Why are Therapists Called Shrinks?
If you’re feeling overwhelmed trying to manage your mental health, you’re not alone. According to the National Institute of Mental Health, one in five adults in the United States experiences a diagnosable mental health condition each year, with depression and anxiety disorders among the most common types of mental illness.
Within the last year, adults throughout the United States reported a higher prevalence of anxiety and depression symptoms due to job loss, isolation, and stress surrounding the COVID-19 pandemic. Additionally, according to a KFF Health Tracking Poll from July 2020, many adults reported difficulty sleeping, increased challenges with substance use, and worsening chronic conditions within the last week. Respondents attributed this to stress over the coronavirus and issues surrounding the White House and former President Trump.
Whether you’re experiencing mild stress, relationship problems, or think you might have a diagnosable mental health condition, therapy can help you navigate your mental health and start feeling better. Therapists don’t just treat mental illnesses—they also provide mental health diagnoses and seek to prevent mental health issues.
Why are mental health professionals called shrinks?
“Shrink” is another term used to refer to mental health professionals, including therapists, psychologists, and psychiatrists. The word “shrink” comes from “head shrinkage,” which refers to the ancient practice of shrinking the head of a conquered enemy. Thus, “shrink” originated as a slang term that people used to refer to mental health professionals. The term is largely outdated and belongs to an era in which mental health treatment was a source of shame. While there remains a stigma surrounding mental health today, getting treatment is far more widely accepted than it was when this term was more commonly used.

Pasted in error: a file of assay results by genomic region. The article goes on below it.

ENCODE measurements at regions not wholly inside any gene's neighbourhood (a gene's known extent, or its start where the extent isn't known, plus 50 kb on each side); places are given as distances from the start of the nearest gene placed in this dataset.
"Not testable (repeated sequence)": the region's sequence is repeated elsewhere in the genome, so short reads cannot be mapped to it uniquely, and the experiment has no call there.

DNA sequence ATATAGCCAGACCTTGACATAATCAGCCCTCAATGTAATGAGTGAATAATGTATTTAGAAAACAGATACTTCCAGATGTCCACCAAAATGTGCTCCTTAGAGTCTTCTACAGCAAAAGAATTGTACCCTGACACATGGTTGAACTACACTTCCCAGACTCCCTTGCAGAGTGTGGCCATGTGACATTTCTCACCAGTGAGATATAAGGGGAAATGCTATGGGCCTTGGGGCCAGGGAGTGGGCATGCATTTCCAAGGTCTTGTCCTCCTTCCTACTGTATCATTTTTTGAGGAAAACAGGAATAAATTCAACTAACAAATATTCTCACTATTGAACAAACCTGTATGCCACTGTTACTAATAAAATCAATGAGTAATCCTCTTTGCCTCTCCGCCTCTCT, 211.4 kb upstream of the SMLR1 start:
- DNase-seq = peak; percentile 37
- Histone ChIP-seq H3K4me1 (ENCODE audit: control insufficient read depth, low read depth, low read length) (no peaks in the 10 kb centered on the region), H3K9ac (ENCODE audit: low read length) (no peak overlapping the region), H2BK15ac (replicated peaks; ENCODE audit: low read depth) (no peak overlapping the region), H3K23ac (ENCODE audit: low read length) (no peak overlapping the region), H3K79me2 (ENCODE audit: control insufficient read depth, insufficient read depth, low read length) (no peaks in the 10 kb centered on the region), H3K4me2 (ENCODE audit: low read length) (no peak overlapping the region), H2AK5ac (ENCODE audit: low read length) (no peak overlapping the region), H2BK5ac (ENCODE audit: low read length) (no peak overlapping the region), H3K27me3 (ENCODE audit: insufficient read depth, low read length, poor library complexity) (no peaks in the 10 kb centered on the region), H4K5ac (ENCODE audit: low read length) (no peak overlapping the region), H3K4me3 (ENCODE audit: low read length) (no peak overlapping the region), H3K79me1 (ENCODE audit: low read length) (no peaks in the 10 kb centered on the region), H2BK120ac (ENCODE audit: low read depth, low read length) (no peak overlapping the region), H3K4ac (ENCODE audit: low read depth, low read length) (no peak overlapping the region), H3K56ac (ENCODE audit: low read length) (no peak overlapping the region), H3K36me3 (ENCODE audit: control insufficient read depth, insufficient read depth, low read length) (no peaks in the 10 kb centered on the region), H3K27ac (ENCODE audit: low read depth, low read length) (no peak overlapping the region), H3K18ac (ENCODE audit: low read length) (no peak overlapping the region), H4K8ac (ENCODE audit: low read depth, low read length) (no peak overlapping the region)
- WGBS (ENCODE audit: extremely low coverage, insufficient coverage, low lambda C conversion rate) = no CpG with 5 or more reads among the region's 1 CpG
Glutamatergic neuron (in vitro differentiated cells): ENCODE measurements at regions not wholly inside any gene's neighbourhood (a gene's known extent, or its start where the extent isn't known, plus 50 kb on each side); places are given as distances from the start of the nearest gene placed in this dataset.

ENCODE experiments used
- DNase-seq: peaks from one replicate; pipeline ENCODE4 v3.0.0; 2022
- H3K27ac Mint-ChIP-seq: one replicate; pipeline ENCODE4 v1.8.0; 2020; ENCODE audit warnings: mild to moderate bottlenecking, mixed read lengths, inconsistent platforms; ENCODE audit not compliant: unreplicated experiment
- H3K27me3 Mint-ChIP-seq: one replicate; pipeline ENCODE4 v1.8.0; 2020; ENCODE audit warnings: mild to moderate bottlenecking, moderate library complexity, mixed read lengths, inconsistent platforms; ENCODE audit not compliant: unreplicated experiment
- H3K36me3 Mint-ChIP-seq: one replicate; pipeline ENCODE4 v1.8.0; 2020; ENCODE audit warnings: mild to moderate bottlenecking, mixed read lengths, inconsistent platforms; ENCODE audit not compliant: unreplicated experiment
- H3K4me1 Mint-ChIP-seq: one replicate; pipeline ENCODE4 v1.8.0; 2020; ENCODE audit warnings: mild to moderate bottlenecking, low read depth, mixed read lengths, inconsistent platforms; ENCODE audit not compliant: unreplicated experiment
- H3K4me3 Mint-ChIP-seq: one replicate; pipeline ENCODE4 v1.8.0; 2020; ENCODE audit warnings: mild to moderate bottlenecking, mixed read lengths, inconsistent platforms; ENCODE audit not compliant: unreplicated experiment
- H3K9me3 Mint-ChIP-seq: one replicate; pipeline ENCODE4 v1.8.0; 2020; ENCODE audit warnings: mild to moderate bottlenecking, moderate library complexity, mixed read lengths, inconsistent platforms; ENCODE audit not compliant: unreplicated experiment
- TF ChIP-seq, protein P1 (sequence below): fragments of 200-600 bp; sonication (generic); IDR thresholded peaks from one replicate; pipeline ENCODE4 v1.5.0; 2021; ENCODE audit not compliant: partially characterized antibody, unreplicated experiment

Different Types of Mental Health Professionals
Although the term “shrink” may be used to describe several types of mental health professionals, there are different types of providers trained in evaluating, diagnosing, and treating mental health problems. During your search for a therapist, you might encounter some of the following titles:
- Psychologist: Psychologists earn a doctoral degree in psychology. Counseling psychologists and clinical psychologists are trained to make mental health diagnoses and provide psychotherapy services.
- Psychiatrist: Psychiatrists are medical doctors with special training in brain structure and the diagnosis and treatment of mental illnesses. Psychiatrists typically prescribe medication and much less often counsel clients. Some psychiatrists receive additional training in a specialty field, such as children’s behavior.
- Social worker: Social workers earn a master’s degree in social work. They are trained to evaluate, diagnose, and treat mental illnesses. Some social workers also provide case management and advocacy services.